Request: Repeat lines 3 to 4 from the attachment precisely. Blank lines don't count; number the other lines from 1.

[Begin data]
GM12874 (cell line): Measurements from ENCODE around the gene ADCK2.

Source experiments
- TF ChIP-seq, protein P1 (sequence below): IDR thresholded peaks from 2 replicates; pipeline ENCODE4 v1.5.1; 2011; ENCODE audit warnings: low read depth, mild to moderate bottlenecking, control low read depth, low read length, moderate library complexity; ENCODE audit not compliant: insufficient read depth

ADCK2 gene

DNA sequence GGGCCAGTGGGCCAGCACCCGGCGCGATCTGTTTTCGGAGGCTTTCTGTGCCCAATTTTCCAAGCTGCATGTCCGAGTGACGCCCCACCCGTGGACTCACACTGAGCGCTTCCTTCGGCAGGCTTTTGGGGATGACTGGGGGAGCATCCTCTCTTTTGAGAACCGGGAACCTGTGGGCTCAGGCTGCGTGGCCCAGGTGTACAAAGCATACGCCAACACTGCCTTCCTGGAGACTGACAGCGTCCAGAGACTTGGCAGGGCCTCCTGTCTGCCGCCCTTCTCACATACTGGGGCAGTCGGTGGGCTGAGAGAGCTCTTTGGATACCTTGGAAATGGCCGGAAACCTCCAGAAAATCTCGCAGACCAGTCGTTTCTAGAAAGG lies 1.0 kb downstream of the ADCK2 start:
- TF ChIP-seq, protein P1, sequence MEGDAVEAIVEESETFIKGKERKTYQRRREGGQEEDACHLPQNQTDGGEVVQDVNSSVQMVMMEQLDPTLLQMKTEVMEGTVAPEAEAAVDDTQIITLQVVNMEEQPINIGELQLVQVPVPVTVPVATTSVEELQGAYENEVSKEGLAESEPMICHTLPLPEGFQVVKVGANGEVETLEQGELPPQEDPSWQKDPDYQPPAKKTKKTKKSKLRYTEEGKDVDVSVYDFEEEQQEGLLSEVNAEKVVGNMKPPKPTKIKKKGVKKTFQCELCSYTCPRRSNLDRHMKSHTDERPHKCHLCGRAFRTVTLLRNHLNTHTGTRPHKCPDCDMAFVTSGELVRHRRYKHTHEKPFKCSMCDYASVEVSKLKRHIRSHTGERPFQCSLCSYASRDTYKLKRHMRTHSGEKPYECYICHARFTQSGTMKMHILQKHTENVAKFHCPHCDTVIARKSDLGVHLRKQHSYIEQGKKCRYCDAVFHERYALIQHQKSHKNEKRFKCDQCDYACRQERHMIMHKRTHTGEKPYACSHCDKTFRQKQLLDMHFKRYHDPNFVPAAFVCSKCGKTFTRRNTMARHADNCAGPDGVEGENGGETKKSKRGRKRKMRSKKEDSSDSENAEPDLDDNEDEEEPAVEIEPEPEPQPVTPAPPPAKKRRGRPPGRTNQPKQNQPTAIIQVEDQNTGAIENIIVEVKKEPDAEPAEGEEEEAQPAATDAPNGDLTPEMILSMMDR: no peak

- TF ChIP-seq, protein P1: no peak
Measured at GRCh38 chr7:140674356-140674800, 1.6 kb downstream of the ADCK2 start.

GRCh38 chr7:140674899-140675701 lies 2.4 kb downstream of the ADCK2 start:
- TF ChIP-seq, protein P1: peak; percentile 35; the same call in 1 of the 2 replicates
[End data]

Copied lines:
- TF ChIP-seq, protein P1 (sequence below): IDR thresholded peaks from 2 replicates; pipeline ENCODE4 v1.5.1; 2011; ENCODE audit warnings: low read depth, mild to moderate bottlenecking, control low read depth, low read length, moderate library complexity; ENCODE audit not compliant: insufficient read depth

ADCK2 gene